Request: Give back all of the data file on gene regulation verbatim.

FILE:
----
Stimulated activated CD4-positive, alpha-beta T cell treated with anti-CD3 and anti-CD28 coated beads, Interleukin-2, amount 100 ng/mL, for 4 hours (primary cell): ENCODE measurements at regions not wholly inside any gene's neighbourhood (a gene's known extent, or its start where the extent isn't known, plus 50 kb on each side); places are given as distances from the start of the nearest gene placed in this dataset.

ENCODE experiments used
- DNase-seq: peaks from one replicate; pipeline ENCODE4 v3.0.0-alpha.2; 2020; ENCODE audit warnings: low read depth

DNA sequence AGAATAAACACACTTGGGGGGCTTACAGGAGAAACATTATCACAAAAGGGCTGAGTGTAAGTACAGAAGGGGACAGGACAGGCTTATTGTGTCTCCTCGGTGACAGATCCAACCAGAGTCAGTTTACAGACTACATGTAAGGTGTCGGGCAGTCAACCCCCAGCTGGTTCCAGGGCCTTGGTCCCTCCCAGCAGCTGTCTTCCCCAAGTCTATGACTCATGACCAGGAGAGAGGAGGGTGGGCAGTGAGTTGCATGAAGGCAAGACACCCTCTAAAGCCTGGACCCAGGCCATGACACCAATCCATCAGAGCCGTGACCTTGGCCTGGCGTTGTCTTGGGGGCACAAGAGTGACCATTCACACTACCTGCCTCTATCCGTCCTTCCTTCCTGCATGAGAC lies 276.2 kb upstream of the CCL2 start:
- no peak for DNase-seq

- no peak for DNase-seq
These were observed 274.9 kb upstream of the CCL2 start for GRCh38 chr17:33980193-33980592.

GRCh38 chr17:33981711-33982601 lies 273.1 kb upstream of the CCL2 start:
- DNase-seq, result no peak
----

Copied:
Stimulated activated CD4-positive, alpha-beta T cell treated with anti-CD3 and anti-CD28 coated beads, Interleukin-2, amount 100 ng/mL, for 4 hours (primary cell): ENCODE measurements at regions not wholly inside any gene's neighbourhood (a gene's known extent, or its start where the extent isn't known, plus 50 kb on each side); places are given as distances from the start of the nearest gene placed in this dataset.

ENCODE experiments used
- DNase-seq: peaks from one replicate; pipeline ENCODE4 v3.0.0-alpha.2; 2020; ENCODE audit warnings: low read depth

DNA sequence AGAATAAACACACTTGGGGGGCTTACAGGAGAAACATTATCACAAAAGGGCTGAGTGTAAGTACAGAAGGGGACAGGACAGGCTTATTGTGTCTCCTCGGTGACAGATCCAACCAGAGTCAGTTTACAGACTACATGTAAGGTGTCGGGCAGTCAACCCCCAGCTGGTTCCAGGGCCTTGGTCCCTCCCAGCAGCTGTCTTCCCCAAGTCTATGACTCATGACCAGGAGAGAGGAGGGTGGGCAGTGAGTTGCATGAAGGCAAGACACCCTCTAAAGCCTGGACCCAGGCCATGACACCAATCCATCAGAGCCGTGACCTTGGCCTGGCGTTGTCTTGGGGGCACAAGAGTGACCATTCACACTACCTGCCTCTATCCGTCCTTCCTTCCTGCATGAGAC lies 276.2 kb upstream of the CCL2 start:
- no peak for DNase-seq

- no peak for DNase-seq
These were observed 274.9 kb upstream of the CCL2 start for GRCh38 chr17:33980193-33980592.

GRCh38 chr17:33981711-33982601 lies 273.1 kb upstream of the CCL2 start:
- DNase-seq, result no peak